I expect the last three words of this sentence will bring back horrible memories of school for most of you: five paragraph essay. It’s one of those pedagogical tools that, thanks to its use on standardized tests, has taken root like kudzu, spreading throughout US high schools and resisting attempts to get rid of it. Its formulaic structure lends itself to writing without thinking, and its ease of use means a lot of teachers don’t go any further in teaching writing.
The five paragraph essay is a triumph of organization over, well, everything else. That’s the main reason it’s used in classrooms. When you first start writing, you don’t know how to organize your thoughts, or even that you should. Five paragraph essays make that task easier. Writing wraps your thinking up in a package you can hand to others, and organizing that writing brings the package together. In that sense, the five paragraph essay is a shoebox. It’s tidy, easy to carry, and stacks well, a convenience for teachers with thirty essays to grade. But I wouldn’t pack my clothes inside shoeboxes for a vacation, or store our one thousand books in them. Not all thoughts fit into a five paragraph essay.
Even for those that do, the essay’s structure can be a crutch, discouraging developing those thoughts further. Once you learn the five paragraph formula you can apply it over and over and over again, dutifully composing a thesis sentence, dropping in three supporting paragraphs, and wrapping it up with a concluding paragraph. By the end of high school I could fart a five paragraph essay. I never took an English class in college thanks to the five paragraph essays I wrote for the freshman composition test. At no time, though, did I truly learn to develop those thoughts beyond what was needed for a minimally-competent five paragraph essay. I’m not the only student to have that experience, either.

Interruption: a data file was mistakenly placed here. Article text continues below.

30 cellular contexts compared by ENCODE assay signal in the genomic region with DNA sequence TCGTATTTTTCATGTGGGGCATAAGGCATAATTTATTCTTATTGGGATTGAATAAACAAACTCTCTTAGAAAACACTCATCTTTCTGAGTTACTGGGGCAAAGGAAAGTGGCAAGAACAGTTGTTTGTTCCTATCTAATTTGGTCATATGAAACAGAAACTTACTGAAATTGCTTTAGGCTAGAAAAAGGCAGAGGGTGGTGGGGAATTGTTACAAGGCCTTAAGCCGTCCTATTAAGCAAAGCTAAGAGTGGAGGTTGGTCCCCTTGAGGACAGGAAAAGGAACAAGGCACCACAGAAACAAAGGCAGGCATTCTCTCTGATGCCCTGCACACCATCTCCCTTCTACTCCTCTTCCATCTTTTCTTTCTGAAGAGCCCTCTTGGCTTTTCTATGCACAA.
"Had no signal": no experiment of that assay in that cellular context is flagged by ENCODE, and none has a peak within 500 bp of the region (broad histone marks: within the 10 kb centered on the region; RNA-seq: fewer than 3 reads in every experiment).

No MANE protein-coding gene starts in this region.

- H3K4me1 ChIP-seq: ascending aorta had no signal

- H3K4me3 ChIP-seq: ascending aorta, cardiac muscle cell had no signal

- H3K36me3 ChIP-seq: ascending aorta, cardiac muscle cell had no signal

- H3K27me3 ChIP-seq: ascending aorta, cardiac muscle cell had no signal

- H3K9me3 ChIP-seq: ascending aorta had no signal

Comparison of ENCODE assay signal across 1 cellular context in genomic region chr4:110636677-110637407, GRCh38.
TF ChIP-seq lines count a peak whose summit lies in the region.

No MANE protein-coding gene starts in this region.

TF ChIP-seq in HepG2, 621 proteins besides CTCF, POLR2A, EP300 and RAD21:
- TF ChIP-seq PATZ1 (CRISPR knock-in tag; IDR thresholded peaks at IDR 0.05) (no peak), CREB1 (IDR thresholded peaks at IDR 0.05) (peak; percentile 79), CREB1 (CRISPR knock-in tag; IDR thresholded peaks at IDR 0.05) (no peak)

Yes, class time is limited. Yes, five paragraph essays teaches organization. Yes, five paragraph essays are the easiest form of essay writing. But they’re training wheels. At some point they need to be left behind. Five paragraph essays can be the first step in learning how to compose; they shouldn’t be the last. If only they weren’t used on standardized tests like state achievement exams and my college’s freshman composition test. Teachers have to teach to tests, and that leads to them emphasizing the form to the exclusion of most any other. The result: students who can, if pressed, write in a form that doesn’t exist outside of junior high and high school, but who can’t do any other kind of critical writing.
Five paragraph essays may be the triumph of organization over content, of facile writing over critical thinking, of convenience over skill. Regardless, I have hope that they will not reign forever. The College Board announced that of all essays written for the SAT from March 2005 to January 2006, only 8 percent used a five paragraph structure. If we’re lucky, those students made a conscious choice not to use the five paragraph structure. If not, I know what kind of SAT preparation skills I’ll be marketing.